I generated a public key using GnuPG. I can see it using --list-keys

$  gpg --list-keys
pub   4096R/CB3AF6E6 2015-12-24 [expires: 2016-12-23]
uid                  Mert Nuhoglu <[email protected]>
sub   4096R/0D6B756F 2015-12-24 [expires: 2016-12-23]

I want to share it on keyservers. This tutorial says I need to use the following command:

gpg --send-keys 'Your Name' --keyserver hkp://subkeys.pgp.net

I use that command, but I get the following error:

$  gpg --send-keys 'Mert Nuhoglu' --keyserver hkp://subkeys.pgp.net
gpg: "Mert Nuhoglu" not a key ID: skipping
gpg: "--keyserver" not a key ID: skipping
gpg: "hkp://subkeys.pgp.net" not a key ID: skipping

What is key id exactly?

2 Answers 2


OpenPGP User IDs

User IDs in OpenPGP are used to connect keys to entities like names and e-mail addresses. These are used to search for keys on key servers, and matching them to users/e-mail addresses.

Be aware user IDs are not checked by key servers, make sure to verify them on your own!

OpenPGP Key IDs

OpenPGP key IDs (and fingerprints) are used to reference keys when performing several actions like requesting and sending keys, or when verifying ownership. For example, you'd exchange the fingerprint with the key's owner on a separate, trusted channel to make sure the key really belongs to the person that claims to own the key.

The OpenPGP (v4) key ID is an identifier calculated from the public key and key creation timestamp. From those, a hashsum is calculated. The hex-encoded version is called the fingerprint of the key. The last (lower order) 16 characters are called the long key ID, if you only take the last eight characters, it's the short key ID. An example for my own public key:

fingerprint: 0D69 E11F 12BD BA07 7B37  26AB 4E1F 799A A4FF 2279
long id:                                    4E1F 799A A4FF 2279
short id:                                             A4FF 2279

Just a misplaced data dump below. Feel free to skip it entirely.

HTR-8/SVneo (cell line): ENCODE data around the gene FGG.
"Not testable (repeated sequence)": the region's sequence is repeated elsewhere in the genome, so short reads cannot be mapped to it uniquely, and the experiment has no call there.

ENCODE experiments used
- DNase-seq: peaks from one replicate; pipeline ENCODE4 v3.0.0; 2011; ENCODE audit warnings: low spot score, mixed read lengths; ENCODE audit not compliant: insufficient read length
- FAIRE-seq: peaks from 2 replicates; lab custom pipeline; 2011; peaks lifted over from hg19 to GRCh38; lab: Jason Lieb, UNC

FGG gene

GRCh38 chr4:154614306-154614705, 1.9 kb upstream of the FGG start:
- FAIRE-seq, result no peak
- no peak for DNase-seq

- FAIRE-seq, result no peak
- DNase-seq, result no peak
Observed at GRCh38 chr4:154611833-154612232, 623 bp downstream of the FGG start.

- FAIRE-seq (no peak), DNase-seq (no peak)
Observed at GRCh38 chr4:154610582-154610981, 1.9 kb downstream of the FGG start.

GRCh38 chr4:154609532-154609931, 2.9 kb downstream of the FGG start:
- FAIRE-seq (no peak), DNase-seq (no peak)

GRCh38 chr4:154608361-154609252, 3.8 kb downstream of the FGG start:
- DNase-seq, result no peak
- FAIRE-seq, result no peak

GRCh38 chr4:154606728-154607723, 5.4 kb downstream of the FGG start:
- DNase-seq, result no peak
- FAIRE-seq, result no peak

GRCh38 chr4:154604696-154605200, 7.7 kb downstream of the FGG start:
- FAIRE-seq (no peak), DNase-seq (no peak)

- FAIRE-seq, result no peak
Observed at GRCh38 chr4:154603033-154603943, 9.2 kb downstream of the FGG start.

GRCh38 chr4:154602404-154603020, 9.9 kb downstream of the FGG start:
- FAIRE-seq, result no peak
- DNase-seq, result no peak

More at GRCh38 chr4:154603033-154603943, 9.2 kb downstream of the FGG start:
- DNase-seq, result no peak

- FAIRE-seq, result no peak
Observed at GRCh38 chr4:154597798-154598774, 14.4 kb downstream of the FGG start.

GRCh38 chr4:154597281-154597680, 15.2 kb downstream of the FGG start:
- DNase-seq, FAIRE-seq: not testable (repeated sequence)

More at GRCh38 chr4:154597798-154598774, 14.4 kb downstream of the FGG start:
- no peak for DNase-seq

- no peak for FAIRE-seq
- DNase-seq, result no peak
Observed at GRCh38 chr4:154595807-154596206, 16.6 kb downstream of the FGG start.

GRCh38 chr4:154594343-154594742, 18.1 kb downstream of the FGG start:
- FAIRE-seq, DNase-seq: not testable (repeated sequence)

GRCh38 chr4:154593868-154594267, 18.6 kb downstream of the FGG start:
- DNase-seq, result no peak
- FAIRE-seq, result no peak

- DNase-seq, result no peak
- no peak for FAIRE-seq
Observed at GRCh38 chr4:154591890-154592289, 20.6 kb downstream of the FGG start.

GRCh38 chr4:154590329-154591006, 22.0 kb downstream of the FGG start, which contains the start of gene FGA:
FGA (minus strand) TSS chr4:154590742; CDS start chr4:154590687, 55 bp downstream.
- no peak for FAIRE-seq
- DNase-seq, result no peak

The primary public key's ID is referenced in the pub line after the key size, in your case the short key ID is CB3AF6E6:

pub   4096R/CB3AF6E6 2015-12-24 [expires: 2016-12-23]

Be aware the eight byte short key IDs do not provide a sufficiently large value space, and it is easily possible to generate duplicate keys through collision attacks. Instead of short key IDs, use at least long key IDs, and when software handles keys, always refer the whole fingerprint.

For more details on how the hash sums are derived, I refer to RFC 4880, OpenPGP, 12.2. Key IDs and Fingerprints which also explains the differences for deprecated OpenPGP v3 keys.

Sending and Receiving Keys From Key Servers

To send or receive keys from key servers, you must use the full key ID or fingerprint. GnuPG does not accept user IDs here. From man gpg:

--send-keys key IDs
    Similar to --export but sends the keys to a keyserver.  Fingerprints may be
    used instead of key IDs. [...]
 --recv-keys key IDs
    Import the keys with the given key IDs from a keyserver. [...]

If you want to search for a user ID (or parts of those) first, use gpg --search-keys. This will first query the key servers for the name, and provide some kind of assistant that asks you which keys to fetch afterwards (so, it will automatically run --recv-keys for the selected keys).

 --search-keys names
     Search the keyserver for the given names. Multiple names given here will be
     joined together to create the search string for the keyserver. [...]

What is key id exactly?

The part that looks like CB3AF6E6. GPG also accepts using email address to refer to a key.

  • It looks like gpg on osx doesn't accept email address. $ gpg --send-keys '[email protected]' gpg: "[email protected]" not a key ID: skipping $ gpg --send-keys 'CB3AF6E6' gpg: sending key CB3AF6E6 to hkp server keys.gnupg.net Jan 9, 2016 at 13:49
  • GnuPG does not always allow user IDs/e-mail addresses to be used for selecting specific keys.
    – Jens Erat
    Jan 9, 2016 at 14:04

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